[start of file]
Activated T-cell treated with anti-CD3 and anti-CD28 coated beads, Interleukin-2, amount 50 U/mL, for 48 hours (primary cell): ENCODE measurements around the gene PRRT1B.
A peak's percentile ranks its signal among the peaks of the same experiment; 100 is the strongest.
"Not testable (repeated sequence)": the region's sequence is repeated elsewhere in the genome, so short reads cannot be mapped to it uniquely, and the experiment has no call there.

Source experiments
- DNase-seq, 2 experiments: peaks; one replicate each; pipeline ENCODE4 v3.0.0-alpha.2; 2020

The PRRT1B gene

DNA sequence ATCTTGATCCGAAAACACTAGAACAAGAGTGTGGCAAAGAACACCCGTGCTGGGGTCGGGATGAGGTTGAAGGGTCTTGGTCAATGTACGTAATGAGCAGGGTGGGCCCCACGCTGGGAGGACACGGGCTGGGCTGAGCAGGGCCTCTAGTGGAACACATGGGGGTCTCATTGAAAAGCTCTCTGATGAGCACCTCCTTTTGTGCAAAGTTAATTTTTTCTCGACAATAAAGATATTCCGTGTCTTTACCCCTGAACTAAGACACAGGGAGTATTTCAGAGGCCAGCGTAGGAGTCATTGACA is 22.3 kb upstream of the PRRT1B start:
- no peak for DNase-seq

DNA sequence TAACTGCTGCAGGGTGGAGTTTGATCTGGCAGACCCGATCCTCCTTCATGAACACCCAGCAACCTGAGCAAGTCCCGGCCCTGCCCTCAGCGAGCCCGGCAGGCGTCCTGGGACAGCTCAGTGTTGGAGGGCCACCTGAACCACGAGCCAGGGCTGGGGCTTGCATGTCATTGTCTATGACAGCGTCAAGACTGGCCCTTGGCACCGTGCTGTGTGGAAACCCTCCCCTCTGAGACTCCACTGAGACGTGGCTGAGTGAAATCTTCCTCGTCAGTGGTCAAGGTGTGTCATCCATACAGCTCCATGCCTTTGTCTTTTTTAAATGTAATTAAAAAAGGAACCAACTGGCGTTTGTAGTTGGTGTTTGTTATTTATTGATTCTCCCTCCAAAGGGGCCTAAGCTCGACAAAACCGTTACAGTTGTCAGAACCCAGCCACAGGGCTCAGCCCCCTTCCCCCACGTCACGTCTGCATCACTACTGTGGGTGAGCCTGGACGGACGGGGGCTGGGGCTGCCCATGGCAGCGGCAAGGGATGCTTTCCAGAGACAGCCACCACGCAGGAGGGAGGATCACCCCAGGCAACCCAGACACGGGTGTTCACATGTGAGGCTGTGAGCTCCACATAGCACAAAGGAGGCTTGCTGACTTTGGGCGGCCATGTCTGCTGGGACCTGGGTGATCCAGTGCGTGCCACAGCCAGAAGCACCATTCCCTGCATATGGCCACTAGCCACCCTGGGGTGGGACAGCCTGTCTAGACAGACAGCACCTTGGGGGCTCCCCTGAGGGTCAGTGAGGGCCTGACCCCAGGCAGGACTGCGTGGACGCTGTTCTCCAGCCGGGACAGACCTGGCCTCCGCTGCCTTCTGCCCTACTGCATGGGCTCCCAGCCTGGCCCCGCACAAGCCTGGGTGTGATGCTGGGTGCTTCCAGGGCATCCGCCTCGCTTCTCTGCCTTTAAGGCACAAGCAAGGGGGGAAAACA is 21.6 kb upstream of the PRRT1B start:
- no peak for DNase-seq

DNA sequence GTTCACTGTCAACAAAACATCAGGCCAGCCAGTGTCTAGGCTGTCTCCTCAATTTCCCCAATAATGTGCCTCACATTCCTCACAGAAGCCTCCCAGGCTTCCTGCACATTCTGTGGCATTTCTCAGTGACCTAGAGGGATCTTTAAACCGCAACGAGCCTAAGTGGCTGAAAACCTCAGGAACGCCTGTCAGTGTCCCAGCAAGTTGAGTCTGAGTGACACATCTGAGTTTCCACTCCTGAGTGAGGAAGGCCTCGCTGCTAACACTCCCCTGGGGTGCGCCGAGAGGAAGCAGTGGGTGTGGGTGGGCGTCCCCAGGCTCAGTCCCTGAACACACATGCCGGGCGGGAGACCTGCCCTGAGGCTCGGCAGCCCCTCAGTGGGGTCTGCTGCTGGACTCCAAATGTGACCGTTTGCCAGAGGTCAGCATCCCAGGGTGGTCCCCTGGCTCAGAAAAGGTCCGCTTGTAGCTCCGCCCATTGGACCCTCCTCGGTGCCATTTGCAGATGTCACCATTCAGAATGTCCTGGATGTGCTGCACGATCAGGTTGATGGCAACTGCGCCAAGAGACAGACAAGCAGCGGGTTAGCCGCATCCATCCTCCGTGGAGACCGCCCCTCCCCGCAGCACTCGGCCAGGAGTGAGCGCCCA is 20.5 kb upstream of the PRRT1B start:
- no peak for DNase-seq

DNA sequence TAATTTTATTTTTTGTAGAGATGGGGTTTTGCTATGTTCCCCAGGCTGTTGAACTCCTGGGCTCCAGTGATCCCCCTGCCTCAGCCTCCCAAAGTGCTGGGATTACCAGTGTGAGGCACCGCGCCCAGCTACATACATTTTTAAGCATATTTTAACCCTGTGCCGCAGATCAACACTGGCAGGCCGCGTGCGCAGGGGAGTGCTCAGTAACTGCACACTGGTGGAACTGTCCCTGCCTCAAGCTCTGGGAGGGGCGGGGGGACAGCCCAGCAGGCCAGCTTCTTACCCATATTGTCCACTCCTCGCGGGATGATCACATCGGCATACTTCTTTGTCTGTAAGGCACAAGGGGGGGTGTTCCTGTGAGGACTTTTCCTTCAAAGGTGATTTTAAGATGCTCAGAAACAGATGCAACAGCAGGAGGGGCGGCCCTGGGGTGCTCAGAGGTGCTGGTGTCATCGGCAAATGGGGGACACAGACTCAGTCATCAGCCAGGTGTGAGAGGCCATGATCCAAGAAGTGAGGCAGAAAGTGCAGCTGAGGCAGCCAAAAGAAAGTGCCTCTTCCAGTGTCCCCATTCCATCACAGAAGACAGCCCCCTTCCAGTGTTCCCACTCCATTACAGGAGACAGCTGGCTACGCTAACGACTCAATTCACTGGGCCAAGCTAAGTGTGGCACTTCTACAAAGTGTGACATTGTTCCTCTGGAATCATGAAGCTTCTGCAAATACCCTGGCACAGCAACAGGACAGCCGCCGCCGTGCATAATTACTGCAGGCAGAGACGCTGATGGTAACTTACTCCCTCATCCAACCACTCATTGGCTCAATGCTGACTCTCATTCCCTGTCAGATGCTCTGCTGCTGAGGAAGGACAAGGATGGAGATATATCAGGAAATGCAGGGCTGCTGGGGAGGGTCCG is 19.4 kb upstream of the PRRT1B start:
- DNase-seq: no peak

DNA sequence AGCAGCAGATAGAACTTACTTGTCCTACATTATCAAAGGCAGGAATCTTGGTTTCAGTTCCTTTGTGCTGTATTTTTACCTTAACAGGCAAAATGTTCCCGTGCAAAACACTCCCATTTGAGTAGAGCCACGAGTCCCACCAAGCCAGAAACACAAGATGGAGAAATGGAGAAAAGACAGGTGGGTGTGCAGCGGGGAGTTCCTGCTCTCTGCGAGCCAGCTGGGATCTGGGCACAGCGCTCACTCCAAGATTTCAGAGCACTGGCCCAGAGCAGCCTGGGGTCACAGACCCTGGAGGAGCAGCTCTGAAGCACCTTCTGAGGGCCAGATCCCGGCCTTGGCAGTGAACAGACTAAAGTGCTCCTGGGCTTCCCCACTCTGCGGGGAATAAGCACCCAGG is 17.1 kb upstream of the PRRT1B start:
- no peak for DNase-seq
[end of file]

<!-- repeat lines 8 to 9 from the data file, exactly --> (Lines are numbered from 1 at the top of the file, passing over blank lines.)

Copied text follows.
- no peak for DNase-seq

DNA sequence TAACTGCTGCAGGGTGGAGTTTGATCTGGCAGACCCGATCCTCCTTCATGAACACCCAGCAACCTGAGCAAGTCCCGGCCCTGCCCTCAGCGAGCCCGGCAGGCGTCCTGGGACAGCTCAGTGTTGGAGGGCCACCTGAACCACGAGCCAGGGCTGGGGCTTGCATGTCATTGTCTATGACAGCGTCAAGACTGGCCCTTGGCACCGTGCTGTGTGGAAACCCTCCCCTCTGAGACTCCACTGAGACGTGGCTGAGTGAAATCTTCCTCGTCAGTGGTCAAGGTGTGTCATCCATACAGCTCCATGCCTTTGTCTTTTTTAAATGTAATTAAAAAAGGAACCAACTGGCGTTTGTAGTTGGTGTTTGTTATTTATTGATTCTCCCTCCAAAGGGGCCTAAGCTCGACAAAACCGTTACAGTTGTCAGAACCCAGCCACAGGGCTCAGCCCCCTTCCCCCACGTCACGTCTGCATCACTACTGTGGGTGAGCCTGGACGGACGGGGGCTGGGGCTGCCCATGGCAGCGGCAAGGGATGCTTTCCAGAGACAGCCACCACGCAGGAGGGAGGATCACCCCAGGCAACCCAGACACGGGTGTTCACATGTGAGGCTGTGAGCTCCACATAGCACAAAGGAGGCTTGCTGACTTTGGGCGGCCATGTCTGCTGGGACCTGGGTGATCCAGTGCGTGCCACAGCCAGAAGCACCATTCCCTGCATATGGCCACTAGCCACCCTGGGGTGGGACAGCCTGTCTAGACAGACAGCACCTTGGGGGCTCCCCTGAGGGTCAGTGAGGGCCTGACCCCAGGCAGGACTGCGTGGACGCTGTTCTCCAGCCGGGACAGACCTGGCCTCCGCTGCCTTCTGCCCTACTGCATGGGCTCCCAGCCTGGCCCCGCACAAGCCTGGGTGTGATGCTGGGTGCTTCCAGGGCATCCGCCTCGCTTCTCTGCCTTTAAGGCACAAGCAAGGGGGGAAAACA is 21.6 kb upstream of the PRRT1B start: